Provinces have until the end of 2018 to submit carbon price plans: McKenna

By on December 15, 2017


Environment Minister Catherine McKenna says a national price on carbon won't be imposed on any province for at least another year. (Shutterstock)
Environment Minister Catherine McKenna says a national price on carbon won’t be imposed on any province for at least another year. (Shutterstock)

OTTAWA—Environment Minister Catherine McKenna says a national price on carbon won’t be imposed on any province for at least another year.

McKenna says carbon pricing legislation will be introduced sometime in 2018 and provinces will have until the end of that year to submit their own carbon pricing plans before a national price is imposed on those that don’t meet the federal standard.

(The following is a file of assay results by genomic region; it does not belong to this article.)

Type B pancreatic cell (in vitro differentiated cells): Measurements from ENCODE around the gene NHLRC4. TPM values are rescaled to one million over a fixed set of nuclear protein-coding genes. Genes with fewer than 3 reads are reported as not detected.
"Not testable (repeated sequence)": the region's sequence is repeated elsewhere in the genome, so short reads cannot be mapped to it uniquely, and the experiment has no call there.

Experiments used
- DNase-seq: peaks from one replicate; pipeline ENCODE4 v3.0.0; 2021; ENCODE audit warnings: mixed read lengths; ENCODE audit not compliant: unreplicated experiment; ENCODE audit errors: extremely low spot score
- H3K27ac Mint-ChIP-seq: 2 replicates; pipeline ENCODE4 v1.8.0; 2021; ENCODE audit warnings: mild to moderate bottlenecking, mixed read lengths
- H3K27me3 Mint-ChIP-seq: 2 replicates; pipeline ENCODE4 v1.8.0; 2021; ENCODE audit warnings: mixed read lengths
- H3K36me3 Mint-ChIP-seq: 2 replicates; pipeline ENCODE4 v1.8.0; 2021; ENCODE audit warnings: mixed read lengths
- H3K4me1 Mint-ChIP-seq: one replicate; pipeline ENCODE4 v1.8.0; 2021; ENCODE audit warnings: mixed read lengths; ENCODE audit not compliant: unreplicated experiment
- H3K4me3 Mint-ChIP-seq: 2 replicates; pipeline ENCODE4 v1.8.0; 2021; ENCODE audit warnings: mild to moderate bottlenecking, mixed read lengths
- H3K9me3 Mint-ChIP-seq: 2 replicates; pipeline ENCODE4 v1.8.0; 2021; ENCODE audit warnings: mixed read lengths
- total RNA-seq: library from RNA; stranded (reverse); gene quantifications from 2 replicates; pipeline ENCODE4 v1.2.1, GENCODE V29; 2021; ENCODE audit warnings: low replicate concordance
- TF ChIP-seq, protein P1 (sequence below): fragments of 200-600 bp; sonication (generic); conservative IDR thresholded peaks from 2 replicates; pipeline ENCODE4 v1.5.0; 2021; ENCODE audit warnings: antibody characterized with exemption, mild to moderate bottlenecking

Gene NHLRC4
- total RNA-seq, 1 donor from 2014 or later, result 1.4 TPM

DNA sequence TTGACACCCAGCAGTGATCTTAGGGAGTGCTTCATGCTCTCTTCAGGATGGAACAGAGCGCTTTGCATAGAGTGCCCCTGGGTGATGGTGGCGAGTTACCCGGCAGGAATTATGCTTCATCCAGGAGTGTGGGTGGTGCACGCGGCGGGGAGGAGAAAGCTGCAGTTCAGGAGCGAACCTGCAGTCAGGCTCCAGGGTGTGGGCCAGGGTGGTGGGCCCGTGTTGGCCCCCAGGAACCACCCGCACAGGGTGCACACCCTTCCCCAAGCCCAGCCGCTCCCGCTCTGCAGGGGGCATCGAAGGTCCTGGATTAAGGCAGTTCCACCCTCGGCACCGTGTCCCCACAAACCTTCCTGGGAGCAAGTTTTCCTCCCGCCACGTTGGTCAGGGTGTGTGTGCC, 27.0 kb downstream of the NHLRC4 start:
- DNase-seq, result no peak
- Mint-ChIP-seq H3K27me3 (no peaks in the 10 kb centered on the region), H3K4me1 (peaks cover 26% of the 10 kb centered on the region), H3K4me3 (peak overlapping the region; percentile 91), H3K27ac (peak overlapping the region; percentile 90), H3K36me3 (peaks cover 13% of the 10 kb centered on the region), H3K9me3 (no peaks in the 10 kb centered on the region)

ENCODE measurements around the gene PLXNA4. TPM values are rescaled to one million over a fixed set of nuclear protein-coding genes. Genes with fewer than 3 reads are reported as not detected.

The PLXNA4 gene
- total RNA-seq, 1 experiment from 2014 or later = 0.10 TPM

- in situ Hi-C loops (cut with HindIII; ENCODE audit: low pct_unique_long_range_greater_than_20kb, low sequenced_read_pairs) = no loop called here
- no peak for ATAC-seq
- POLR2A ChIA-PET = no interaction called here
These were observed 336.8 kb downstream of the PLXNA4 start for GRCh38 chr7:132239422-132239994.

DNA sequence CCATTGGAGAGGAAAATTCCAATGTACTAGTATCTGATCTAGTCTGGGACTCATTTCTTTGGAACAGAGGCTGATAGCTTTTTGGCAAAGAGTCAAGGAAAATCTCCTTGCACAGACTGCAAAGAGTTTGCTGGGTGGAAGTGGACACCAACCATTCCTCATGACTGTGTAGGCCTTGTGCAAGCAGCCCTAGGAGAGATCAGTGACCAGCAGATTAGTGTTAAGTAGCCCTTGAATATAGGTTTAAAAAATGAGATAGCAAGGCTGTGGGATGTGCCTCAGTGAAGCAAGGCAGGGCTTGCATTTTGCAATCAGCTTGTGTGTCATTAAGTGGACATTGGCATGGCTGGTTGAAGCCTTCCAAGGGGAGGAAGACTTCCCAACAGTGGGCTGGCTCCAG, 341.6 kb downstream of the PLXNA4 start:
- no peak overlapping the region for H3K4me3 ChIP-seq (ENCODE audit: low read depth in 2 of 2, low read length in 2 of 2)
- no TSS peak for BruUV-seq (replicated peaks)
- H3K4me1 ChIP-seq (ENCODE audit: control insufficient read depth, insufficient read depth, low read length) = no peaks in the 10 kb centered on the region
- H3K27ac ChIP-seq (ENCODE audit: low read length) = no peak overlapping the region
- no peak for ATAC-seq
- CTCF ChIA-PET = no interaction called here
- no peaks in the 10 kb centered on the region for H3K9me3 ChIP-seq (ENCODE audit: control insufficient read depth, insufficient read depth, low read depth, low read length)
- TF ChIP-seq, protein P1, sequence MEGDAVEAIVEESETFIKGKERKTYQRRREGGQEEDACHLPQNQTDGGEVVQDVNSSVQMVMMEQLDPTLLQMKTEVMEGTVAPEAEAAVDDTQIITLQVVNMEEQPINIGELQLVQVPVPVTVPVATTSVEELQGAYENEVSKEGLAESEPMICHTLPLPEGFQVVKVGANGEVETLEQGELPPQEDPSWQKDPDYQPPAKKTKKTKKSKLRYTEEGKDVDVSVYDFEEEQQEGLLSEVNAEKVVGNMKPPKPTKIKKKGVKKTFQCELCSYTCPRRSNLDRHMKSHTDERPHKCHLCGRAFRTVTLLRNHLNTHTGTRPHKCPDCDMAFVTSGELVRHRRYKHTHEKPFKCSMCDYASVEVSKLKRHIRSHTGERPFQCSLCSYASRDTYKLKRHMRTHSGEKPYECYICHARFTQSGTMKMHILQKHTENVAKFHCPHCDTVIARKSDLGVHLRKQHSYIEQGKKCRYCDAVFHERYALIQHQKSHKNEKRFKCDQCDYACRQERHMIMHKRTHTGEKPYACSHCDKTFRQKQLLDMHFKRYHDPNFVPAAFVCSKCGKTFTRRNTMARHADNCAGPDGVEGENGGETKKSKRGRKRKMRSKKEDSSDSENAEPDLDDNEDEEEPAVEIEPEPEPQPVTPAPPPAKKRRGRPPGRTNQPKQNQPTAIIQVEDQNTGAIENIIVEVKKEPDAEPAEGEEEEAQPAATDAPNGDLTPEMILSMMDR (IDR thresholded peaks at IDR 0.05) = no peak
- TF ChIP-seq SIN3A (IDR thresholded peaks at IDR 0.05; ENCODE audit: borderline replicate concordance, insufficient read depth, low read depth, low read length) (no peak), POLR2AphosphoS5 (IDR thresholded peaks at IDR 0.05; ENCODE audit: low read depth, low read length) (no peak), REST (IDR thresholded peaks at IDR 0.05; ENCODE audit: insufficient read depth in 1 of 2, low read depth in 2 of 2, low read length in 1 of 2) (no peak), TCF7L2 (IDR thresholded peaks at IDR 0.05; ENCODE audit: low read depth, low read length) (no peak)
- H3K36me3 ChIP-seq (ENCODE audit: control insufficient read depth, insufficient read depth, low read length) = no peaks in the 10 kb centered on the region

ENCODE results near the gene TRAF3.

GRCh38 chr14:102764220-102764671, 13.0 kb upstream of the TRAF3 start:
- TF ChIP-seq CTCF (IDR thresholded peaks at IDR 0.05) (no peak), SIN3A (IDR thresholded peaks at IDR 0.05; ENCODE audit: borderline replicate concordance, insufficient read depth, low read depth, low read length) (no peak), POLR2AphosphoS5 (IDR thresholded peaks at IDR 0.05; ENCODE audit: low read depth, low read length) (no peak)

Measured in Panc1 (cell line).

A year ago, McKenna said provinces would have to impose at least a $10-per-tonne carbon price in 2018 but it appears some provinces will make it all the way to the end of the year before they have to actually do it.

The price has to rise at least $10 per tonne a year until it hits $50 per tonne by 2022.

Alberta and B.C. already meet the threshold and Manitoba intends to introduce a carbon price of $25 next year.

Ontario and Quebec’s cap and trade systems likely meet the threshold but the rest of the provinces either haven’t yet got a plan in place or what they do have doesn’t mesh with Ottawa’s standard.